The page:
When insects take a bite out of the corn and cotton plants engineered to produce Bt-toxin, their stomach splits open and they die. Because that same toxin is used in its natural bacterial state as a spray by farmers for insect control, biotech companies claim that it has a history of safe use and can be incorporated directly into every plant cell.
The Bt-toxin produced in GM plants, however, is thousands of times more concentrated than natural Bt spray, is designed to be more toxic, has properties of an allergen, and cannot be washed off the plant.
Moreover, studies confirm that even the less toxic natural spray can be harmful. When dispersed by plane to kill gypsy moths in Washington and Vancouver, about 500 people reported allergy or flu-like symptoms.¹, ¹¹ The same symptoms are now reported by thousands of farm workers from handling Bt cotton throughout India.¹²
GMO safety expert Dr. Arpad Pusztai says changes in immune status are “a consistent feature of all the [animal] studies.”¹³ From Monsanto’s own research to government funded trials, rodents fed Bt corn had significant immune reactions.¹, ¹
Soon after GM soy was introduced to the UK, soy allergies skyrocketed by 50%. Ohio allergist Dr. John Boyles says “I used to test for soy allergies all the time, but now that soy is genetically engineered, it is so dangerous that I tell people never to eat it.”
GM soy, corn, and papaya contain new proteins with allergenic properties.¹ In addition, GM soy has up to seven times more of a known soy allergen.¹ Perhaps the US epidemic of food allergies and asthma is a casualty of genetic manipulation.
In India, animals graze on cotton plants after harvest. But when shepherds let sheep graze on Bt cotton plants, thousands died. Investigators said preliminary evidence “strongly suggests that the sheep mortality was due to a toxin…most probably Bt-toxin.”¹ In one small study, all sheep fed Bt cotton plants died; those fed natural plants remained healthy.
In an Andhra Pradesh village, buffalo grazed on cotton plants for eight years without incident. On January 3rd, 2008, 13 buffalo grazed on Bt cotton plants for the first time. All died within three days.¹ Bt corn is also implicated in the deaths of cows in Germany, and horses, water buffaloes, and chickens in The Philippines.²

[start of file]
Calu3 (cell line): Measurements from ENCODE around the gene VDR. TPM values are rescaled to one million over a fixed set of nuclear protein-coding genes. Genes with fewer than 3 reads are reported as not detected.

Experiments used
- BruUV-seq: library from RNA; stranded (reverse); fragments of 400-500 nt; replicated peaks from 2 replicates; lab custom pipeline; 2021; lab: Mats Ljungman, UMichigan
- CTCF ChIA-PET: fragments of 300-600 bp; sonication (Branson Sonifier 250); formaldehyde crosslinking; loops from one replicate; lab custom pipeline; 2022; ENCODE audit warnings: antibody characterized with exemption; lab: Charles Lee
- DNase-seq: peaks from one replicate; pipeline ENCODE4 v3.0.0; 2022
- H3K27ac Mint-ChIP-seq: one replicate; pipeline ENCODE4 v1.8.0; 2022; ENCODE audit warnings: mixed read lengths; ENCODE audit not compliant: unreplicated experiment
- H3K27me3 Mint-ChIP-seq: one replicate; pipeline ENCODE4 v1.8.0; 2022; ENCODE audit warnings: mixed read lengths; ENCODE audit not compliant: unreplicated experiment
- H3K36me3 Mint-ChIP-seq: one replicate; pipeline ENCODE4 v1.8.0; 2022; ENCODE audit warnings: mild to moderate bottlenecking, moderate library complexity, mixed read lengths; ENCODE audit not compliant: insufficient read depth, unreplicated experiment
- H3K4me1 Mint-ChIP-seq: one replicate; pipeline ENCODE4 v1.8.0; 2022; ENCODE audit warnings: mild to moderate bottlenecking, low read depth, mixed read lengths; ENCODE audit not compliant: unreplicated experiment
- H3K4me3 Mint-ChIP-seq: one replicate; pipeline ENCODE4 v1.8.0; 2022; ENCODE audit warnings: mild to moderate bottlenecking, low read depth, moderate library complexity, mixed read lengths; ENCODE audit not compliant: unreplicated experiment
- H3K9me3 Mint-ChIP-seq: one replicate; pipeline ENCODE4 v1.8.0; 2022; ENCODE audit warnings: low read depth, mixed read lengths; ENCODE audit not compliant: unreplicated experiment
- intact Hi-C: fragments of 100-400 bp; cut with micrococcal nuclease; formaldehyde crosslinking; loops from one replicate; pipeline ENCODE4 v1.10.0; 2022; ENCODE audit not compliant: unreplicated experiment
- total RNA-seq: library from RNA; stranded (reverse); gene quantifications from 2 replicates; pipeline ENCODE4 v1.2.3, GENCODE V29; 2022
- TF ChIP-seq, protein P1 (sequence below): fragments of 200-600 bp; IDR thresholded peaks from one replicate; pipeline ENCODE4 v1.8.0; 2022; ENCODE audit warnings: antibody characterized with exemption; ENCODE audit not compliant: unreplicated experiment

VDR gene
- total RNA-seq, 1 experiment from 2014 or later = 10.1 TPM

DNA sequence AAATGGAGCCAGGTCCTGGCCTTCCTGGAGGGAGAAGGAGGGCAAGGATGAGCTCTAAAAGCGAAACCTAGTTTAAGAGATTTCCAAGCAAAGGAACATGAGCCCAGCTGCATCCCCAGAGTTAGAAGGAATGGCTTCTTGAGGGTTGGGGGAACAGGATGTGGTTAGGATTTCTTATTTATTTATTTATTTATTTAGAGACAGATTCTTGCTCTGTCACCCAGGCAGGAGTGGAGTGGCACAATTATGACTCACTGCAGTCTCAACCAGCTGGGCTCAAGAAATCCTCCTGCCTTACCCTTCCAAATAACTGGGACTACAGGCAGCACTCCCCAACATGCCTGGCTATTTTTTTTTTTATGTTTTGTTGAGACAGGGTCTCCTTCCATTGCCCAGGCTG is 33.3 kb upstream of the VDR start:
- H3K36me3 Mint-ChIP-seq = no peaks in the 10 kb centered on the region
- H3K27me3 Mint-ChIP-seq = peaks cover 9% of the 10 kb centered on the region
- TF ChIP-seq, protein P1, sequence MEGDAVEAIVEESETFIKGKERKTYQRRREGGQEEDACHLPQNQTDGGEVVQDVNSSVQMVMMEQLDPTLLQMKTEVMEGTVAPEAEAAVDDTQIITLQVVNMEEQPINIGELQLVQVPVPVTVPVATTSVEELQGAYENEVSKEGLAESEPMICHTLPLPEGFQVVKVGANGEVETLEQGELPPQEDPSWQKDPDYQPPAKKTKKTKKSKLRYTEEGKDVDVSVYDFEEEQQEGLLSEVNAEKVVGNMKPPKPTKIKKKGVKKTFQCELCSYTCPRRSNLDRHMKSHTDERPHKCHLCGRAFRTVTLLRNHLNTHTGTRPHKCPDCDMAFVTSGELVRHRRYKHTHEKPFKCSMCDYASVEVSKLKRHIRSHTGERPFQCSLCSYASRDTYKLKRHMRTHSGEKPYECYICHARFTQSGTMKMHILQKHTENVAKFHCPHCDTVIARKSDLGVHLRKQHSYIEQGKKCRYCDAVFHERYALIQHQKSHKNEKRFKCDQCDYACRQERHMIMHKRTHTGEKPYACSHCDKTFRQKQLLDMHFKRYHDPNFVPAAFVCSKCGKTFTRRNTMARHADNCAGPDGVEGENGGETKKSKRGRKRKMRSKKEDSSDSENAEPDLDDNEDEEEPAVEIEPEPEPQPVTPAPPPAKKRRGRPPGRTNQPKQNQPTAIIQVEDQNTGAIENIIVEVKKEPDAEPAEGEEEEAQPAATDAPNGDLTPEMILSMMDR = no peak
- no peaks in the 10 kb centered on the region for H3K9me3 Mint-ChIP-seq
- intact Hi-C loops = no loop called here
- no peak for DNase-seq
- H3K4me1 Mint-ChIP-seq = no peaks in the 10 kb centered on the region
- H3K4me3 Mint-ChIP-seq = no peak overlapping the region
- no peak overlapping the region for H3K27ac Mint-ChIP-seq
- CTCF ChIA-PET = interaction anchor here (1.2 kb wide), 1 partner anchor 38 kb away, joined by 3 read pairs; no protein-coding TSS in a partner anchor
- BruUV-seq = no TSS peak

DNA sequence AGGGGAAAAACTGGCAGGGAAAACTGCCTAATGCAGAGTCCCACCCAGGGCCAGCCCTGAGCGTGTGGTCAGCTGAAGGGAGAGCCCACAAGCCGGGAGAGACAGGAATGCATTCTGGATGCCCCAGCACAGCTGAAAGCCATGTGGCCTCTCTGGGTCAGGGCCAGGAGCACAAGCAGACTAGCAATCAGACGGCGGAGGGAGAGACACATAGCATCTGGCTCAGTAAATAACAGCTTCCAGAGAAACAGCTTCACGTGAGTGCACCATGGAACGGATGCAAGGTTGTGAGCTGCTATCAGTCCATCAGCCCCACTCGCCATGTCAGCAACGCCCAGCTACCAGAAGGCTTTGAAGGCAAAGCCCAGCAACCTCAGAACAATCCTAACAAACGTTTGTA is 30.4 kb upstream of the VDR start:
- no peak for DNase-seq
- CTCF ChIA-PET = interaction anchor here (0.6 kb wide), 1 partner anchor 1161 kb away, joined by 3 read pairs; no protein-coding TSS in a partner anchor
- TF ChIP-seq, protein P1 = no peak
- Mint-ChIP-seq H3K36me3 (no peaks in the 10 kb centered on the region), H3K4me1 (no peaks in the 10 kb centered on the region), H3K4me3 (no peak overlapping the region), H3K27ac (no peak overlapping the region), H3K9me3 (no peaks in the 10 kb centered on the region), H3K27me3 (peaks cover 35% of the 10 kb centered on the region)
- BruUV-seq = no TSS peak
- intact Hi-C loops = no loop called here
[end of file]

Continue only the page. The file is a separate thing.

In lab studies, twice the number of chickens fed Liberty Link corn died; 7 of 40 rats fed a GM tomato died within two weeks.²¹ Those rats had refused to eat the tomato and had to be force fed.
The only published human feeding study revealed that even after we stop eating GMOs, harmful GM proteins may be produced continuously inside of us; genes inserted into GM soy transfer into bacteria inside our intestines and continue to function.²² If Bt genes also transfer, eating GM corn chips might transform our intestinal bacteria into living pesticide factories.
According to documents released from a lawsuit, in 1991–92 scientists at the FDA repeatedly warned that GM foods might create allergies, poisons, new diseases, and nutritional problems.²³ But the White House ordered the agency to promote biotechnology, and Michael Taylor, Monsanto’s former attorney, headed up the FDA’s GMO policy. That 1992 policy—still in effect today—declares that no safety studies on GMOs are required. Monsanto and other producers determine if their foods are safe. Taylor later became Monsanto’s vice president, and was reinstalled at the FDA in 2009 by the Obama administration as the US Food Safety Czar.
Biologist Dr. David Schubert of the Salk Institute says, “If there are problems [with GMOs], we will probably never know because the cause will not be traceable and many diseases take a very long time to develop.” In the 9 years after GM crops were introduced in 1996, Americans with three or more chronic diseases jumped from 7% to 13%.² Allergies doubled in less time. And the incidence of low birth weight babies, infertility, and infant mortality are all escalating. But without any human clinical trials or post marketing surveillance, we may never know if these or other disorders like autism, obesity, and diabetes, are triggered or made worse by GMOs.
We don’t need to wait for more research to learn our lesson from the animals and the doctors. Consult the Non-GMO Shopping Guide (www.NonGMOShoppingGuide.com) to learn how to avoid GMOs. Even a small percentage of people choosing non-GMO brands could force the food industry to remove all GM ingredients. By doing so, you are not only being careful about your own health, you are being compassionate to the environment and future generations—since GMOs wreak long-term havoc in our ecosystem as well.